The Business Journal caught up with members of the Young Women’s Mentorship Program, including Linda Frease, guidance counselor at Boardman Intermediate School, students Jazily Velazquez, Emma Terlesky, Gabriela Wilson, Madison Neumann, Malia Johnson and Kathy Mock, a mentor with the program.
Doing the work requires a lot of education and experience, she said. Critical thinking and effective communication – both verbal and written – are two of the most important skills, she said. To sharpen those skills, Baldwin suggested the students participate in speech clubs and debate teams in school, because they teach students to think on their feet and be comfortable with expressing their thoughts.
It’s also important to make decisions based on the facts in the case and the law, not on one’s personal biases, she said, which can be difficult.
“If I’m sentencing somebody, then my job is to be fair and to be individualized, and not to treat the person in front of me like the last person,” she said. “My belief is everybody deserves to get respect when they walk into this courtroom. So I try to live by that.”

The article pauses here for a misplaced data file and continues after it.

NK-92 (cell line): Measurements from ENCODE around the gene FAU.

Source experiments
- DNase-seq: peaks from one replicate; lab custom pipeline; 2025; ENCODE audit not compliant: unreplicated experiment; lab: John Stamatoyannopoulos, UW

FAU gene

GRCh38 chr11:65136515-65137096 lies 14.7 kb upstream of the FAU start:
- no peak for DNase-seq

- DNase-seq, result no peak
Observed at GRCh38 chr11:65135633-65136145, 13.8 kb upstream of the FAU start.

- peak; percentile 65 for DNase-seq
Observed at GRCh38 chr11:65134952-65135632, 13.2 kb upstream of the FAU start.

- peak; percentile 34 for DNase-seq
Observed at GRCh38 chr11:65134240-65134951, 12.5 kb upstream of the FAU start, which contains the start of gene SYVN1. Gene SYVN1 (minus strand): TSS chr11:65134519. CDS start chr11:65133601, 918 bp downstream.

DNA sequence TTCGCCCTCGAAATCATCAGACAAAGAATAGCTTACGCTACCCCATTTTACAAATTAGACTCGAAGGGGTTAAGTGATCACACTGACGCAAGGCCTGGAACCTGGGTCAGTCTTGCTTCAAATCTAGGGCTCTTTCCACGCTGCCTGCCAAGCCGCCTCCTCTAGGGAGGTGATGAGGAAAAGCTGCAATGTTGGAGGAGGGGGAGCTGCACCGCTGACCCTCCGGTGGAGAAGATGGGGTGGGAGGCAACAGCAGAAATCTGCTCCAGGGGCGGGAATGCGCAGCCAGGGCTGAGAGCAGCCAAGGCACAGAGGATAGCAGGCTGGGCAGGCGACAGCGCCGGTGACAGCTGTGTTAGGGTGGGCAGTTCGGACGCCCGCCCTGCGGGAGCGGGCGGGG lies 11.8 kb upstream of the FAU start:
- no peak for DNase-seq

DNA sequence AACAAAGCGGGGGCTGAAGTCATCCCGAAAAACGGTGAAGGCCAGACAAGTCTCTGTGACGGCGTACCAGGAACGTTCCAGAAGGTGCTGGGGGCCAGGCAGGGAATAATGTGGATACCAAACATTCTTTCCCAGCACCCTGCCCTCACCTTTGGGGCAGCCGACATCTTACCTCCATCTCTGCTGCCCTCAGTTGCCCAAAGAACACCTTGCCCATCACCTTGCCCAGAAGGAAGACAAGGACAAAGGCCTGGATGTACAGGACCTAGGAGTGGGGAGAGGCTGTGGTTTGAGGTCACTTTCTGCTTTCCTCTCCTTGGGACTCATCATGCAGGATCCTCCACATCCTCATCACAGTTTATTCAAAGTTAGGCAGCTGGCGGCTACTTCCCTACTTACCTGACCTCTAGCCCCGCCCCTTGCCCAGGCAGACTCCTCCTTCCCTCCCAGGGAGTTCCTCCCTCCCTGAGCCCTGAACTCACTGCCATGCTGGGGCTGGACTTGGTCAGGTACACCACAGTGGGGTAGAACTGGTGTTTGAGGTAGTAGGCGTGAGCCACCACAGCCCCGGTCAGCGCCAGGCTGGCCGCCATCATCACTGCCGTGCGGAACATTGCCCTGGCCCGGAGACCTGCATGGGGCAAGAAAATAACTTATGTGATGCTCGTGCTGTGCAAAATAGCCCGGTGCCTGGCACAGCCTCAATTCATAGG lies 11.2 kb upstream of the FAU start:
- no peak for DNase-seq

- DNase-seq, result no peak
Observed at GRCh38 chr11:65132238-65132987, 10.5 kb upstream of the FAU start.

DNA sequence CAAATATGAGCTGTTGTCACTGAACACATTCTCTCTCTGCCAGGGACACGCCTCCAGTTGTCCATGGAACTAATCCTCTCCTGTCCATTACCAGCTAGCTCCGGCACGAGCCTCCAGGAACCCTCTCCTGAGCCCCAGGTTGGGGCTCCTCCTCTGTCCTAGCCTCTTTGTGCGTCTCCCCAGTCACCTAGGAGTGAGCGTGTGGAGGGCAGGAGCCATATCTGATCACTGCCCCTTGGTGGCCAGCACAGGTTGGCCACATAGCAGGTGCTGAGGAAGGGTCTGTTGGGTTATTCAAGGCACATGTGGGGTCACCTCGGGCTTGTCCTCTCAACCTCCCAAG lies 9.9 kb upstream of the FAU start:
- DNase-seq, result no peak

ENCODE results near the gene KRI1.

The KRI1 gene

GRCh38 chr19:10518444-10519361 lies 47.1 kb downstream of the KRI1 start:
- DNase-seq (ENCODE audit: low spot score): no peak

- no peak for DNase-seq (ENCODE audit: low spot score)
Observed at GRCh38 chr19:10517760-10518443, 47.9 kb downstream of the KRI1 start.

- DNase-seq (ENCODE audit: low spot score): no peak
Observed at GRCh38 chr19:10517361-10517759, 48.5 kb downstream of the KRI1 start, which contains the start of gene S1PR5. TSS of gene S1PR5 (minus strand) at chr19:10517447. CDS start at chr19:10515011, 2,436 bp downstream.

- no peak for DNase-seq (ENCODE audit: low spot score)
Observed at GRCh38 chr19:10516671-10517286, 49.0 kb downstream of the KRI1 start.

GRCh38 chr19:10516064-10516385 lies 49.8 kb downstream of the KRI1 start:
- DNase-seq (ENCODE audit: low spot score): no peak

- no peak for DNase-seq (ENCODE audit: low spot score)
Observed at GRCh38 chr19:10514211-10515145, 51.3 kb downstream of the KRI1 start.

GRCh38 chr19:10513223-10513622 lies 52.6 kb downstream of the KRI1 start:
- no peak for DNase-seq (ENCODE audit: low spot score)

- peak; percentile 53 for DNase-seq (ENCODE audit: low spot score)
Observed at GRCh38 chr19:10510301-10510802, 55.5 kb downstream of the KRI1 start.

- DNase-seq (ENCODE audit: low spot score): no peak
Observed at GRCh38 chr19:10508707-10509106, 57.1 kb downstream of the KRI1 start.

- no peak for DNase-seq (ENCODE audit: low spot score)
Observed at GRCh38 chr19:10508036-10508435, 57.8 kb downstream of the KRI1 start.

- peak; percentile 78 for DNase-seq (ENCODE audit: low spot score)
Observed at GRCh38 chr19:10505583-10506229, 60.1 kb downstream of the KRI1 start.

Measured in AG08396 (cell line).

However, when she does make a mistake, “I try to own it. And I encourage you all to do the same,” she added. When anyone makes a mistake, it’s important to determine how to correct it, she said.
“Like I tell my staff, when we know better, we do better,” she says. “So I’m committed to that myself.”
As administrative and presiding judge of the court, Baldwin is also responsible for the court itself, including hiring, firing discipline, safety, payroll and budget.
“Not fun stuff,” she allowed. “When you manage a multi-million-dollar budget, it’s a lot of work.”